Murray, the new chairwoman of the Senate Budget Committee, said her panel will move a budget resolution through the committee.
The new Senate Budget chairwoman, Democrat Patty Murray of Washington, announced Wednesday morning that her panel will proceed with a budget resolution, regardless of the outcome of a House vote on a measure that would attempt to force the chamber to do so.
The commitment to do a budget marks a shift in strategy for Democrats, who over the past three years have been disinclined to mark up a budget in committee or bring one to the floor. The lack of a budget, which is a non-binding legislative document, has been a top talking point for Republicans in Congress and has been brought to the forefront again this week with the House GOP leadership’s decision to proceed with a “no budget, no pay” measure to advance a short-term extension of the debt limit. In addition to extending the debt limit through mid-May, the measure would withhold lawmakers’ pay if their chamber does not pass a budget.
“This year, following the two years that the bipartisan Budget Control Act took the place of a Congressional Budget, the Senate will once again return to regular order and move a budget resolution through the Budget Committee and to the Senate floor. I’ve been discussing this path with my colleagues in the weeks since the year-end deal before I officially became chairman of this committee, and now that Congress is back in session, we are ready to get to work,” Murray said in a statement.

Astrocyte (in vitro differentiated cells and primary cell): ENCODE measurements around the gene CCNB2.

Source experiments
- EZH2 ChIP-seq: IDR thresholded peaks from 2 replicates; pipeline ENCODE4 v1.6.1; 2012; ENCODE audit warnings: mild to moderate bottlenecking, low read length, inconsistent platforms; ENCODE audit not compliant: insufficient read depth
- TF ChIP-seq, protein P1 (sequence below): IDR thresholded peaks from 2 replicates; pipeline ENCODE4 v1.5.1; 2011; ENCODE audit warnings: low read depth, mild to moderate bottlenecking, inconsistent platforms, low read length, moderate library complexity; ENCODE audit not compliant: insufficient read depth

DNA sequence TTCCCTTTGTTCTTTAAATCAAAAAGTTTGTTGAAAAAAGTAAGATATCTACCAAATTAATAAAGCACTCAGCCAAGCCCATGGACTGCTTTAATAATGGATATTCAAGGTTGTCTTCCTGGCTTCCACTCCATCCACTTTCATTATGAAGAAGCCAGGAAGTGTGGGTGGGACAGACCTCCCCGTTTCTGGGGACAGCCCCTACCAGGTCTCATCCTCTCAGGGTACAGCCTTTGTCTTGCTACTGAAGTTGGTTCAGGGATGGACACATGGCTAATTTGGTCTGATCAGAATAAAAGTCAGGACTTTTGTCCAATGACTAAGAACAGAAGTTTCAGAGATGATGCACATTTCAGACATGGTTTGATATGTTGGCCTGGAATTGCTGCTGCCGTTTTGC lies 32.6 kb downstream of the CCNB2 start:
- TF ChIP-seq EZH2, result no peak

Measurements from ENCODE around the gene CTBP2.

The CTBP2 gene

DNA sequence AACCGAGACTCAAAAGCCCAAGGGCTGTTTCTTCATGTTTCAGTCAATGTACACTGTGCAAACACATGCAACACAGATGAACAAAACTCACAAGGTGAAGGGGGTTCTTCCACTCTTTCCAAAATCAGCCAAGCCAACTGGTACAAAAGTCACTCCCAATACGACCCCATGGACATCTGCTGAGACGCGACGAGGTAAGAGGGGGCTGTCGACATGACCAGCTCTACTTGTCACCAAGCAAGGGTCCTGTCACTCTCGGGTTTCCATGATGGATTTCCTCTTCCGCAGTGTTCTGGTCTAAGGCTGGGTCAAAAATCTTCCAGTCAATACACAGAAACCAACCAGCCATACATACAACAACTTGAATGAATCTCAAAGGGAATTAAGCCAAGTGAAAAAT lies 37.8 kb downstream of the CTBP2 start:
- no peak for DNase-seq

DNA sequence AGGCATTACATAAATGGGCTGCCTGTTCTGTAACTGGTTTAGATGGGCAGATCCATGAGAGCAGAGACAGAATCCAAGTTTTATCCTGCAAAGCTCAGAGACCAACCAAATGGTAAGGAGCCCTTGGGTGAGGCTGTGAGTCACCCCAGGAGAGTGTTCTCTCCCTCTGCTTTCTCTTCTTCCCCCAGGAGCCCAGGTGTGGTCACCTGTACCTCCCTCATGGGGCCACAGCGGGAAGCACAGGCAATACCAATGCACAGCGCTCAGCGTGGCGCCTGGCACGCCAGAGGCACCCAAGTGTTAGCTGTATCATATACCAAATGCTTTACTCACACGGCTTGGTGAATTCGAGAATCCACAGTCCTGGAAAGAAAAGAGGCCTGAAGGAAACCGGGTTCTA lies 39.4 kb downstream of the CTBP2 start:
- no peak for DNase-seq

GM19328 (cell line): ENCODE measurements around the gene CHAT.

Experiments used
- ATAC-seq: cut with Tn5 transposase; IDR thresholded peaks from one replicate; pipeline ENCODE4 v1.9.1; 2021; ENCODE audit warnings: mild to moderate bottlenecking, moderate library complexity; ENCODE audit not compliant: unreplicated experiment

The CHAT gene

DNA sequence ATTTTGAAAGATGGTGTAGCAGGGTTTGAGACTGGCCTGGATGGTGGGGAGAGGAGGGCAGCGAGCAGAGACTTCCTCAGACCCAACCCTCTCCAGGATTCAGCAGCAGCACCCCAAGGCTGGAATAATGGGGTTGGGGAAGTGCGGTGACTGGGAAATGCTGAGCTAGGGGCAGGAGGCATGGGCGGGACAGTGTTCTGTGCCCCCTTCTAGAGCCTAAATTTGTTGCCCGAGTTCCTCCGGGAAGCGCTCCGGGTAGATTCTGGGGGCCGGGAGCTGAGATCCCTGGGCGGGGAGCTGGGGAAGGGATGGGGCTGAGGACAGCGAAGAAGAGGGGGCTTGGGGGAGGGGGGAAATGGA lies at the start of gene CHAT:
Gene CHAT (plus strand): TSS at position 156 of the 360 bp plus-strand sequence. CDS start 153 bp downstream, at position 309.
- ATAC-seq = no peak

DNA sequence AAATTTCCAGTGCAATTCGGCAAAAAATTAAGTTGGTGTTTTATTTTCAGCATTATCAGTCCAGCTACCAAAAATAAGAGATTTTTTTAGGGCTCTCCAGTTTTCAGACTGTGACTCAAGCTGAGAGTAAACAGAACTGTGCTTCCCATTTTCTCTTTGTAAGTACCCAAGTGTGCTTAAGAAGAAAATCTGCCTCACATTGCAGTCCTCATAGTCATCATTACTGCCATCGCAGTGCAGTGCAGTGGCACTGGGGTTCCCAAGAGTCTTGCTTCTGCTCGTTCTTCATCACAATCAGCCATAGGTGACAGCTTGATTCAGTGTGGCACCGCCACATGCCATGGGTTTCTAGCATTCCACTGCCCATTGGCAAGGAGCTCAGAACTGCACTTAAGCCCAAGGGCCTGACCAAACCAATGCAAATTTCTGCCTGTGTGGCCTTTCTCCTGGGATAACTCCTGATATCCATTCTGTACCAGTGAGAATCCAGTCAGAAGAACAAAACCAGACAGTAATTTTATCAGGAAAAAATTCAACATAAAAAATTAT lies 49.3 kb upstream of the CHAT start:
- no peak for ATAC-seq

Although Murray initially indicated she was disinclined to craft a budget blueprint, she has long been committed to the idea of using her post as the head of the Budget Committee to underscore what she believes are Democratic ideals, especially when it comes to the social safety net.
She has not said so explicitly, but Murray seems to be setting herself up as a foil to former GOP vice presidential nominee Paul D. Ryan, who got special dispensation from leaders to keep his spot as chairman of the House Budget Committee. The Wisconsin Republican has taken a central role in the most recent budget debates, from being in the room with leaders during fiscal cliff talks to assuaging members now that a vote for a temporary debt limit extension is prioritizing the GOP’s long-term budget goals.
In her statement Wednesday, Murray made it clear she saw this longer term fight emerging.
Vice President Joe Biden waits to conduct a mock swearing-in ceremony with Sen. Brian Schatz, D-Hawaii, in the Capitol's Old Senate Chamber, December 2, 2014. Schatz was sworn in to serve the remainder of his term since he was appointed to the seat after Sen. Daniel Inouye, D-Hawaii, passed away.